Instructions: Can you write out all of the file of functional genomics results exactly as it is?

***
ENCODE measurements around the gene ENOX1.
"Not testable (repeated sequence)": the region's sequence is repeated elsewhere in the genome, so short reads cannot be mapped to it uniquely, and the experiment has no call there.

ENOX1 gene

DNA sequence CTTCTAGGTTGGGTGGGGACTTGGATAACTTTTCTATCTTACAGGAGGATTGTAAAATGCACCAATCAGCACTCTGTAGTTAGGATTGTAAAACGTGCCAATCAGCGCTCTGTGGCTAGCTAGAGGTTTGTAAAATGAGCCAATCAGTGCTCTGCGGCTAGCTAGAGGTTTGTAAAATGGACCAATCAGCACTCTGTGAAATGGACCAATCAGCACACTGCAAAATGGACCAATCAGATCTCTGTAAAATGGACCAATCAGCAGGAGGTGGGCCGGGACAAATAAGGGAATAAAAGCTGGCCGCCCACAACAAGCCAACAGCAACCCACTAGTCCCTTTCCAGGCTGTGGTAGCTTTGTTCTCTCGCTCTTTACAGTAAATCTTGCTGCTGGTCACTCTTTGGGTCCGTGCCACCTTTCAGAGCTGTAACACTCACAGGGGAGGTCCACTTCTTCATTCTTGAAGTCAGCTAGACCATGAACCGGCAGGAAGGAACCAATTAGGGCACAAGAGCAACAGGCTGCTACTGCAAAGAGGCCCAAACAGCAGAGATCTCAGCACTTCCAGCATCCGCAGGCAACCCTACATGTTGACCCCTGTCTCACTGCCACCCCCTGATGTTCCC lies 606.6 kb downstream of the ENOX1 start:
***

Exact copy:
ENCODE measurements around the gene ENOX1.
"Not testable (repeated sequence)": the region's sequence is repeated elsewhere in the genome, so short reads cannot be mapped to it uniquely, and the experiment has no call there.

ENOX1 gene

DNA sequence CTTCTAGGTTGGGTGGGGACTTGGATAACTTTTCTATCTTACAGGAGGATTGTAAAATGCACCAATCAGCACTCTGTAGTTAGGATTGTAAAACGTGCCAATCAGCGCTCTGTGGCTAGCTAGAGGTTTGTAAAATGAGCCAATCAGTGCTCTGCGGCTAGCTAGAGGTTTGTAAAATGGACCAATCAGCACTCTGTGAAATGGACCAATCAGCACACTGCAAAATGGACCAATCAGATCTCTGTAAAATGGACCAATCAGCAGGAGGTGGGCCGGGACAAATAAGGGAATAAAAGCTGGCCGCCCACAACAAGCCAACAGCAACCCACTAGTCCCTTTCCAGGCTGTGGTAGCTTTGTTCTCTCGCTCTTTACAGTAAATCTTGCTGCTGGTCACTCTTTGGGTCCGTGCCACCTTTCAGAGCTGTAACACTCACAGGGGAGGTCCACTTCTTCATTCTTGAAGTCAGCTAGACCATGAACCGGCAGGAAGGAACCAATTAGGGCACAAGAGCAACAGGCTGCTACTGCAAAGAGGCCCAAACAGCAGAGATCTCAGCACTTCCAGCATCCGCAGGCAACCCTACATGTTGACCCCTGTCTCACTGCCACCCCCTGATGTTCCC lies 606.6 kb downstream of the ENOX1 start: